I was never truly a member of the metalhead cult. My flirtation with the handbanging scene was a subcultural transitional between 1960s rock enthusiast and punk rocker. Though it felt a lot longer from my teenage perspective, prosthesis only four months elapsed between the time I asked a coworker at the hospital kitchen to dub me a copy of a Flotsam & Jetsam tape and my purchase of the Repo Man soundtrack.
I still purchased and listened to metal albums after that watershed moment, see but with decreasing frequency. By the time I finished my first semester of college in the autumn of 1990, ed the metal-component of my commuting playlist was down to the mixed bag of the River’s Edge soundtrack and Slayer’s Reign in Blood. Neither survived the winter intersession break.
As far as moments to be caught up in the metal scene, the tail end of the 1980s was fascinating to bear witness to even as a semi-interested observer. The process of subgenre factionalism and balkanization of opposing scenes had shifted into semantic high gear, where differences in taste could — and usually did — lead to shouting matches. There was little solidary between the warring camps of glam metal gals, guitar virtuoso purists, aggro thrash kids, crossover-diggin’ skaterats, and so forth.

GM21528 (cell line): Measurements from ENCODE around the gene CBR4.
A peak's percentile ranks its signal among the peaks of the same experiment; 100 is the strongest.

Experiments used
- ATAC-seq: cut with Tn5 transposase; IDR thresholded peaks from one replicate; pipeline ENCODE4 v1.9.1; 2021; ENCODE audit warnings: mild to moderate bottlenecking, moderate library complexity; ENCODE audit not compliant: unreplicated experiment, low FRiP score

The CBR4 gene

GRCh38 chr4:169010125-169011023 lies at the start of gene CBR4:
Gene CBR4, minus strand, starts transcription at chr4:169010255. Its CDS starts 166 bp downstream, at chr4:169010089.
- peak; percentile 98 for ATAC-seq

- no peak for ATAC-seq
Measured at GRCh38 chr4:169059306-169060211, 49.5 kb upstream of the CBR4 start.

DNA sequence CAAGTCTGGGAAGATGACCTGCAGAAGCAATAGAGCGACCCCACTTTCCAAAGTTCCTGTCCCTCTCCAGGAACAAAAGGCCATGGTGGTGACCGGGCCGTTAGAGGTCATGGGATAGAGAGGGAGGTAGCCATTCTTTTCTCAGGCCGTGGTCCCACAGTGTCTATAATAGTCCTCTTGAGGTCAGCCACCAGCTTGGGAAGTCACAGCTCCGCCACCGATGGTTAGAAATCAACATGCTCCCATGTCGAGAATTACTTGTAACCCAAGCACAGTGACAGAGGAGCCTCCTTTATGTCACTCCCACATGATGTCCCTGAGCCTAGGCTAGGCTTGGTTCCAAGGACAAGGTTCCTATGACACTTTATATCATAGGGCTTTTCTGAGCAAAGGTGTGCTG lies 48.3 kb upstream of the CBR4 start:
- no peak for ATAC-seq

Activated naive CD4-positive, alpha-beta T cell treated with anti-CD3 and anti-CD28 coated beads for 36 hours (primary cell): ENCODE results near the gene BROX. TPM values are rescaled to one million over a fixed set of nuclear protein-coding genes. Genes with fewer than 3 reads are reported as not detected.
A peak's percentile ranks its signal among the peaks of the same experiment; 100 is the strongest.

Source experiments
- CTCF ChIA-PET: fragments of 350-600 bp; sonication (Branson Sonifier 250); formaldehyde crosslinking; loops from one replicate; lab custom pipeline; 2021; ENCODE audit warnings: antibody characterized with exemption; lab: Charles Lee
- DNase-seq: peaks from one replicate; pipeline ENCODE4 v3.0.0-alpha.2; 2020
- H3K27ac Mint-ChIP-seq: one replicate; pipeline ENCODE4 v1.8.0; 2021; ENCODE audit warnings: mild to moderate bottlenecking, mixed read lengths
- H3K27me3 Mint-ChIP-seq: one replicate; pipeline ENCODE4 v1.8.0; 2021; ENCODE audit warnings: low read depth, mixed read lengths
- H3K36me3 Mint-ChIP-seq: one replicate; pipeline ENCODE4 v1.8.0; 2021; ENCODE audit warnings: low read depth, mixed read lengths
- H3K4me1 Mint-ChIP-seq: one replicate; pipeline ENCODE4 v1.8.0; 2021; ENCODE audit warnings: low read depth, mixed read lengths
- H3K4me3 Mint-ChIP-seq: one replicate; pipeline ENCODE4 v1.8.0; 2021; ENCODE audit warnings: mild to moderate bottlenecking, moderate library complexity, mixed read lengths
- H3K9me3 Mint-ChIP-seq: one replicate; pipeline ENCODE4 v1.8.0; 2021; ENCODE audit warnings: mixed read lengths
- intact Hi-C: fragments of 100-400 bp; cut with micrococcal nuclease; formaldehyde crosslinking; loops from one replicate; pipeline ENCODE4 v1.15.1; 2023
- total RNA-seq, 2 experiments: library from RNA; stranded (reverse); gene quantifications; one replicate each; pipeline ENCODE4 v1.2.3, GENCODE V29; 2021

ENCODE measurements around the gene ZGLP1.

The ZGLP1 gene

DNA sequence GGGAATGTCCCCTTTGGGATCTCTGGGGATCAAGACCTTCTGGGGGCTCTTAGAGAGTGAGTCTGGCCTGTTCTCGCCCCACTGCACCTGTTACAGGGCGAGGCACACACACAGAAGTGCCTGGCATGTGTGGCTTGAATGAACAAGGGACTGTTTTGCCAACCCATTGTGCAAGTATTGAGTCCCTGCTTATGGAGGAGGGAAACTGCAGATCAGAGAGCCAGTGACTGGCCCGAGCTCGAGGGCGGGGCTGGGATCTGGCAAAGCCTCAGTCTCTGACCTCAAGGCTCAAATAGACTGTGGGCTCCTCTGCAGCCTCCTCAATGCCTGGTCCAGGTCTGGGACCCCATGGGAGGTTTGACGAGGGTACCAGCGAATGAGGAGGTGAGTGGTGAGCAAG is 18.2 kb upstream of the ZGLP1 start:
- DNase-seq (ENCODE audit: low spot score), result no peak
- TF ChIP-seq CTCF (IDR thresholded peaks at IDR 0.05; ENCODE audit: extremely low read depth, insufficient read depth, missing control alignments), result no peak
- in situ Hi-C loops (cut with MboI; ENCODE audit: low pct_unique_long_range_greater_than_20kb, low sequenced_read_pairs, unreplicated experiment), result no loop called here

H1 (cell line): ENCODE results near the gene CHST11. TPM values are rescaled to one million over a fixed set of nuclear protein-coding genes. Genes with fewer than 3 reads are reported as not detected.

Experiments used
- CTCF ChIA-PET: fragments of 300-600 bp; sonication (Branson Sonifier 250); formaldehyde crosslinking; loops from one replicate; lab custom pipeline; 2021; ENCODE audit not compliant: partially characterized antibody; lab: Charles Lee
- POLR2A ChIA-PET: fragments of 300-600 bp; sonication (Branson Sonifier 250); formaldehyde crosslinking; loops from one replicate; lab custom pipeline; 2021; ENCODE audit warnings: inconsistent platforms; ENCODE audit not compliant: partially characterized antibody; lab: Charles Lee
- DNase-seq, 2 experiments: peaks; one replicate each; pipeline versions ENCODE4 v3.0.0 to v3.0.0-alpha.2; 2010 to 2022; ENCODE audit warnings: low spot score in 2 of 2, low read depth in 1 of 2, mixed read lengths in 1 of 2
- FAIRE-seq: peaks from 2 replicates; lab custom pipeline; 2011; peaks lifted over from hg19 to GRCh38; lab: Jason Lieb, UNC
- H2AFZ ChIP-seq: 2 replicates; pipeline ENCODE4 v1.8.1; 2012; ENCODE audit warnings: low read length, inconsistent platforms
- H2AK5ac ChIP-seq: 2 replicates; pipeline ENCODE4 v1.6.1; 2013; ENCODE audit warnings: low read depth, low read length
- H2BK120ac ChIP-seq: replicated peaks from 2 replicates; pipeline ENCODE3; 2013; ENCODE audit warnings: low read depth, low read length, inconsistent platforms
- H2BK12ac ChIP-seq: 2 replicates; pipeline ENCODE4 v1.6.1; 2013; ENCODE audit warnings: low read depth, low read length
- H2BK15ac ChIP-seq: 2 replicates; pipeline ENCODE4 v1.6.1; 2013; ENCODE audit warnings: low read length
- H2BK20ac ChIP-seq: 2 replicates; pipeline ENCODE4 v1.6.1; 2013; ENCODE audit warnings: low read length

“Heavy metal is crap,” exclaimed the kid who sat in front of me in my algebra class. When I pointed out the Guns ‘n’ Roses t-shirt he was wearing, he shot back with “They’re not metal. They’re hard blues rock.” Of such points of order would countless Wikipedia pages later be made. Hell, before I fully alienated my high school best friend by embracing punk, we had multiple fights about the respective musical virtues of White Lion (which he adored) and Anthrax (which I did).
A Grand Unified Theory of Metal Fandom was a chimera at the glam/thrash high water mark of 1988. The notion was even more ludicrous at a time when those scenes had lost ground to birth-pangs of the 1990s alternasplosion, the mainstreaming of Metallica, the arrival of Nine Inch Nails and Ministry’s industrial-metal rebirth. Metal survived — just as would it survive its encirclement by the ironic/nostalgic camp crowd — but lost a good deal of ground when the adolescent masses embraced the prevailing trends of grungy-crunchy alt-rock and gangsta rap. (And post-Justice Metallica, which was already showing signs of the trainwreck to come.)
So of course someone in 1991 thought it would be smart business sense to couple a waning trend to extremely precarious speculative bubble…
…and thus the Megametal trading card set was born.
Bon Jovi! Skid Row! Slaughter! Judas Priest! L.A. Guns! Iron Maiden! I’m not sure who the intended market for these things was intended to be, but the producers really oversold the “metal” aspect of the project. (My guess it that “who can we afford an image licensing deal with?” was the primary criteria for inclusion.)
A couple of bucks would net you twelve cardboard reproductions of fresh-outta-Hit Parader publicity photos and the chance to nab a SUPER RARE hologram chase card. (Why, yes, the 1990s funnybook industry was heavily influenced by the trading card scene, and not for the better.)
A complete set of the cards can be found on eBay for under a twenty, along with cherry-picked bundles assembled around specific artists for slightly less scratch…
The best $3.25 you’ll ever spend.